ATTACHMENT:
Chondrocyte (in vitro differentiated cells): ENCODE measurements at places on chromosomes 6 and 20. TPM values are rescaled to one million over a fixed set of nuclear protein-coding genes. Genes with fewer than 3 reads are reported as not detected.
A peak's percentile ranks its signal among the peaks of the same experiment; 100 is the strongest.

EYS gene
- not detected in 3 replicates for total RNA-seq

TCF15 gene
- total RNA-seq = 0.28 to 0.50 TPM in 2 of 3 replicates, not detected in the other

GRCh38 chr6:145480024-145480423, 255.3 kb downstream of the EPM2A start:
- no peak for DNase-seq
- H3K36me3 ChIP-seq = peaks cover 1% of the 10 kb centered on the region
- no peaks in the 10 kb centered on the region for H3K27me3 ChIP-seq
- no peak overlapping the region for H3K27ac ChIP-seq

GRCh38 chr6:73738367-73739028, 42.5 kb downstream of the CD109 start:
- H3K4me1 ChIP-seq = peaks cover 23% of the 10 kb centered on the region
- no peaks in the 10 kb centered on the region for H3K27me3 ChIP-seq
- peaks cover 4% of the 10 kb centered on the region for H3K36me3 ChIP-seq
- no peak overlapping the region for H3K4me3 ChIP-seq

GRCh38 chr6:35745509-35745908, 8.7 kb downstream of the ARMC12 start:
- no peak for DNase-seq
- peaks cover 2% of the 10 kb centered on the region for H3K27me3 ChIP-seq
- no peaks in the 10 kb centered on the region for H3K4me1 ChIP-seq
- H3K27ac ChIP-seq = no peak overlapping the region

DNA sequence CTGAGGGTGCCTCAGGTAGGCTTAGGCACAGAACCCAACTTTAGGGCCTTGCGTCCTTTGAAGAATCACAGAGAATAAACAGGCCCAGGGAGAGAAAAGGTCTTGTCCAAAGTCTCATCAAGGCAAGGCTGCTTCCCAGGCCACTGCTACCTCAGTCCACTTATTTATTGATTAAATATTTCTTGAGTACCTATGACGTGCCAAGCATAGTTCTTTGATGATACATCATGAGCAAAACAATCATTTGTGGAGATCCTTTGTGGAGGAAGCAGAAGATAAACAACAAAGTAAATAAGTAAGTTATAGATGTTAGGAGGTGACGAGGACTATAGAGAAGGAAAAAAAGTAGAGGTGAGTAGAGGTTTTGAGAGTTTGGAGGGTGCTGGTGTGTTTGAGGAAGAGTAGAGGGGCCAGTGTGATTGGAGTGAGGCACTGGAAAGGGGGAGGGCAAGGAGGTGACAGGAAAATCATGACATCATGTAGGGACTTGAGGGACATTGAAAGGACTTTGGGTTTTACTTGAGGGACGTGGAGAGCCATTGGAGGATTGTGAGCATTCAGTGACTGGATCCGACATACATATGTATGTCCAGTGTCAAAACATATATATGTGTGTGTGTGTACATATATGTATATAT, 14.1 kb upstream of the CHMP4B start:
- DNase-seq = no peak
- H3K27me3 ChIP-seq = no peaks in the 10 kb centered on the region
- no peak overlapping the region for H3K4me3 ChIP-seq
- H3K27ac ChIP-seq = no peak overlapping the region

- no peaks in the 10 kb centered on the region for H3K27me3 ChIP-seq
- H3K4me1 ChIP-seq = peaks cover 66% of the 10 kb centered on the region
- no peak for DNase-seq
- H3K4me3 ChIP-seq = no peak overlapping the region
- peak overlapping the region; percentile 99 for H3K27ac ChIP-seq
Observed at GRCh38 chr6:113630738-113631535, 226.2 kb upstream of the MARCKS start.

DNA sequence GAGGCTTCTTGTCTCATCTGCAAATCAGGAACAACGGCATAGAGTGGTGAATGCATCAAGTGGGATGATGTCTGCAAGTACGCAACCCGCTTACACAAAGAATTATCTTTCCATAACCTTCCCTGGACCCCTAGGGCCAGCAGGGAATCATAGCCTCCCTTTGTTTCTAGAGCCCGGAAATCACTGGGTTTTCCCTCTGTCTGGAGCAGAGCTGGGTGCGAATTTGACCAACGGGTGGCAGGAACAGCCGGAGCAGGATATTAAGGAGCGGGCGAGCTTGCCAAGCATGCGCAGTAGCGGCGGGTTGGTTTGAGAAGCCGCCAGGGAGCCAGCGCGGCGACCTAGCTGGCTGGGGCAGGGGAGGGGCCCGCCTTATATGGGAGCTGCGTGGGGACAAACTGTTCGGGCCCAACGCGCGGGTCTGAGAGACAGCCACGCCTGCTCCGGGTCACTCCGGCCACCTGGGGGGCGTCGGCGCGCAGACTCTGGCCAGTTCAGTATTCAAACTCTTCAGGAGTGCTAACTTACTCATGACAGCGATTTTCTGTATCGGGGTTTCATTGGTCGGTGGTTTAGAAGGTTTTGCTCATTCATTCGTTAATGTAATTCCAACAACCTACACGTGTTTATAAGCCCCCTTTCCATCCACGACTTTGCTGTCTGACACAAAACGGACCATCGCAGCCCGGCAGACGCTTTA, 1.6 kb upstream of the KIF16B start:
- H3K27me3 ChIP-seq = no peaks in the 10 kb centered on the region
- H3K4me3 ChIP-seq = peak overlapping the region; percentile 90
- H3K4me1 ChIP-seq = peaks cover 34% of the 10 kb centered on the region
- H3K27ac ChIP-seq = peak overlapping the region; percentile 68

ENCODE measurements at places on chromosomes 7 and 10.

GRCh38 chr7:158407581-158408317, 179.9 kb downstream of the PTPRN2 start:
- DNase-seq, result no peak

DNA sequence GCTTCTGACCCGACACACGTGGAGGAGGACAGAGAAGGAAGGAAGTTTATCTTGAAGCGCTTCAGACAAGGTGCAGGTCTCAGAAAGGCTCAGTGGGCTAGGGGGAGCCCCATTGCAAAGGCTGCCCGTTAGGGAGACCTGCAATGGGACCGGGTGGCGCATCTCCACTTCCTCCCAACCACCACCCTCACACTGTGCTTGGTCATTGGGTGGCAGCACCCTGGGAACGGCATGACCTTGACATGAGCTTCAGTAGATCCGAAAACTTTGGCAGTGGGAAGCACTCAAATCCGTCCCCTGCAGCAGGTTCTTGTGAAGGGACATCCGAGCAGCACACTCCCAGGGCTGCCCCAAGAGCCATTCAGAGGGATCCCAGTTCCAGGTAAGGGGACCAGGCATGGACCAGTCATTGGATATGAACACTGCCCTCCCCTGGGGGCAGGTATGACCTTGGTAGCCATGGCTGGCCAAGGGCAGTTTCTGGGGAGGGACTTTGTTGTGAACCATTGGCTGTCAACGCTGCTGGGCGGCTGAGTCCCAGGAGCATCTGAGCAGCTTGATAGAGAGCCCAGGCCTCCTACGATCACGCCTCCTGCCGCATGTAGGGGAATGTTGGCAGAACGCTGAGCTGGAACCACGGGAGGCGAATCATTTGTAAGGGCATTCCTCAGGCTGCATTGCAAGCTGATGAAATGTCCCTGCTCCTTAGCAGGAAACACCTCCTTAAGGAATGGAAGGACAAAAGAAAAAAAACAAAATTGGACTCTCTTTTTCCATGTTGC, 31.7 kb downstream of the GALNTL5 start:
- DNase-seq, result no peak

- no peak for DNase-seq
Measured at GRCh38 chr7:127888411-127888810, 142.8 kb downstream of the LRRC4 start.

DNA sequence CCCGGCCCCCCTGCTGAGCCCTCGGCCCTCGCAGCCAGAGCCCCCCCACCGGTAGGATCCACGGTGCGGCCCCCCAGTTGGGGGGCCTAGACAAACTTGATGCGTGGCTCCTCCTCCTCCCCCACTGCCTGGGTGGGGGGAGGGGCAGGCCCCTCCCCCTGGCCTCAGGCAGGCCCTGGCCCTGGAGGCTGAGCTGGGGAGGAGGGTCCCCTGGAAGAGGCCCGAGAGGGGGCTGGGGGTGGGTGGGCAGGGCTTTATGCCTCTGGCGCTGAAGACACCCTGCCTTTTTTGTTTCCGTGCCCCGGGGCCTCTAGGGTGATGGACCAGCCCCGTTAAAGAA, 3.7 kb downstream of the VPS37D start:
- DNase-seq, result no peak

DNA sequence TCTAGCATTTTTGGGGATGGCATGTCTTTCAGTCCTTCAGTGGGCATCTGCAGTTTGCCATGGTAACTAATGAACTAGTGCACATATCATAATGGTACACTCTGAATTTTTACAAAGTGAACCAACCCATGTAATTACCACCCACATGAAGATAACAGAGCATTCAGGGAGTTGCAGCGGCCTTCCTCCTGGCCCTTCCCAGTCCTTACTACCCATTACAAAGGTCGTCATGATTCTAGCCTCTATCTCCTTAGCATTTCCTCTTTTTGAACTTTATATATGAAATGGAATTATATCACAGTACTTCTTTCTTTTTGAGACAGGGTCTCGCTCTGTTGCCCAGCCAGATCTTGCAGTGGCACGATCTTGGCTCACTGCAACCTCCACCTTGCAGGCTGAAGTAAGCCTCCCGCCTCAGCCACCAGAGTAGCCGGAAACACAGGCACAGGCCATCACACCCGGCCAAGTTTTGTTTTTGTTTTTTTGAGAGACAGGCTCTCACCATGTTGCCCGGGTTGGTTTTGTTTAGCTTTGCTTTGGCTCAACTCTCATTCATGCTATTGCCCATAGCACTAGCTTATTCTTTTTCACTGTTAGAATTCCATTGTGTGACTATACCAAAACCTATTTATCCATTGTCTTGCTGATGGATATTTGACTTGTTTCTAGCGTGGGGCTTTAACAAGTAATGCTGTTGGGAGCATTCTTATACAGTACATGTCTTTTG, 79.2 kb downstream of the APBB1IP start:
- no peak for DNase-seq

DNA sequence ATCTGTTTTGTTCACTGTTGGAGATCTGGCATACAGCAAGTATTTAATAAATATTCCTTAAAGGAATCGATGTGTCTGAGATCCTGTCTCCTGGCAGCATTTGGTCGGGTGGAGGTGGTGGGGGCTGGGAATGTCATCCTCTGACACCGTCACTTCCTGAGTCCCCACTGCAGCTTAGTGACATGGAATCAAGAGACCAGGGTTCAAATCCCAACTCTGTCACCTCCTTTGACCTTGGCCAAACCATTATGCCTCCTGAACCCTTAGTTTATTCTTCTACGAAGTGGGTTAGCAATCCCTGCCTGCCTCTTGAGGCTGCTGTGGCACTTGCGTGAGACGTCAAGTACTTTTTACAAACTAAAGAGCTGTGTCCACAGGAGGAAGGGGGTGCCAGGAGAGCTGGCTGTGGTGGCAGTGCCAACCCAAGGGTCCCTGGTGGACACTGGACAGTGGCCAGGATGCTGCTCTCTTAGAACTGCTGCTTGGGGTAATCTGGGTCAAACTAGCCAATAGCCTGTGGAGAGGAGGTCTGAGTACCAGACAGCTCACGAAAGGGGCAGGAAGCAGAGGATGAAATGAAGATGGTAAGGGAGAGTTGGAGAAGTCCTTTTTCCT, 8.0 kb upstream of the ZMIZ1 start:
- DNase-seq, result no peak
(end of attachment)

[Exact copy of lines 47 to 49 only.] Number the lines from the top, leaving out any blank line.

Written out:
DNA sequence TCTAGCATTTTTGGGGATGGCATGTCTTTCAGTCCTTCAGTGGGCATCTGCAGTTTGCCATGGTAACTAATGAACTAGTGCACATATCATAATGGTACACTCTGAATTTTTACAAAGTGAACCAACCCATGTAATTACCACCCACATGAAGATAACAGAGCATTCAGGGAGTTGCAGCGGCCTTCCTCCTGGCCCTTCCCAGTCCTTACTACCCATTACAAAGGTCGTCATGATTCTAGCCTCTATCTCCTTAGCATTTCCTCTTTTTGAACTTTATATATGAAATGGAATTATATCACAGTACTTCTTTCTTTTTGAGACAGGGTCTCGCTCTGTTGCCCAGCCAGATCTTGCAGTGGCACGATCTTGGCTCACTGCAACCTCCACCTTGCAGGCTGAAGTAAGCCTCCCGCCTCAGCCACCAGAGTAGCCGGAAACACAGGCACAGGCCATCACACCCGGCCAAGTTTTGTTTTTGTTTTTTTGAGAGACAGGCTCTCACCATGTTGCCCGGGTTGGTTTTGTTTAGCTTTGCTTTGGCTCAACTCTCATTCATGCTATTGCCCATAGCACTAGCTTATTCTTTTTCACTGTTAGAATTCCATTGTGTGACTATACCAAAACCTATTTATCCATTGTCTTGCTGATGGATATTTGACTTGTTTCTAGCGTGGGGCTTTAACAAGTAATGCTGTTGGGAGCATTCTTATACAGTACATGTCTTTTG, 79.2 kb downstream of the APBB1IP start:
- no peak for DNase-seq

DNA sequence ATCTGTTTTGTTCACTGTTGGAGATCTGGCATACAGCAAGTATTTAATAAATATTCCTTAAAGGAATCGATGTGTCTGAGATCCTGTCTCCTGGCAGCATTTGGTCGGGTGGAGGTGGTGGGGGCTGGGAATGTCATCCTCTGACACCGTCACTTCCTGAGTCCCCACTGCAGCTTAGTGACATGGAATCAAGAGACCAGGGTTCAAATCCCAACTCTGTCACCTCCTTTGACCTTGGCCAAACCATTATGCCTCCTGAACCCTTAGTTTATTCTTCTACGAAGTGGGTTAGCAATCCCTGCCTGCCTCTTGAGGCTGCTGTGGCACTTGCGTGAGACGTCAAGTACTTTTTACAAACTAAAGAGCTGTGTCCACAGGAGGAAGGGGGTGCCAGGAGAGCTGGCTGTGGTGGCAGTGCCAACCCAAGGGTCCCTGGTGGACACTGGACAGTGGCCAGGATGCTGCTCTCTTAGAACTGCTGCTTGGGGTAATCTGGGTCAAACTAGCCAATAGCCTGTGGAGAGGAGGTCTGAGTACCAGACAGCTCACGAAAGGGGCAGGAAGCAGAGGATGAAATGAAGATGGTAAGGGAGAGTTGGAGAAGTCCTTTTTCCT, 8.0 kb upstream of the ZMIZ1 start: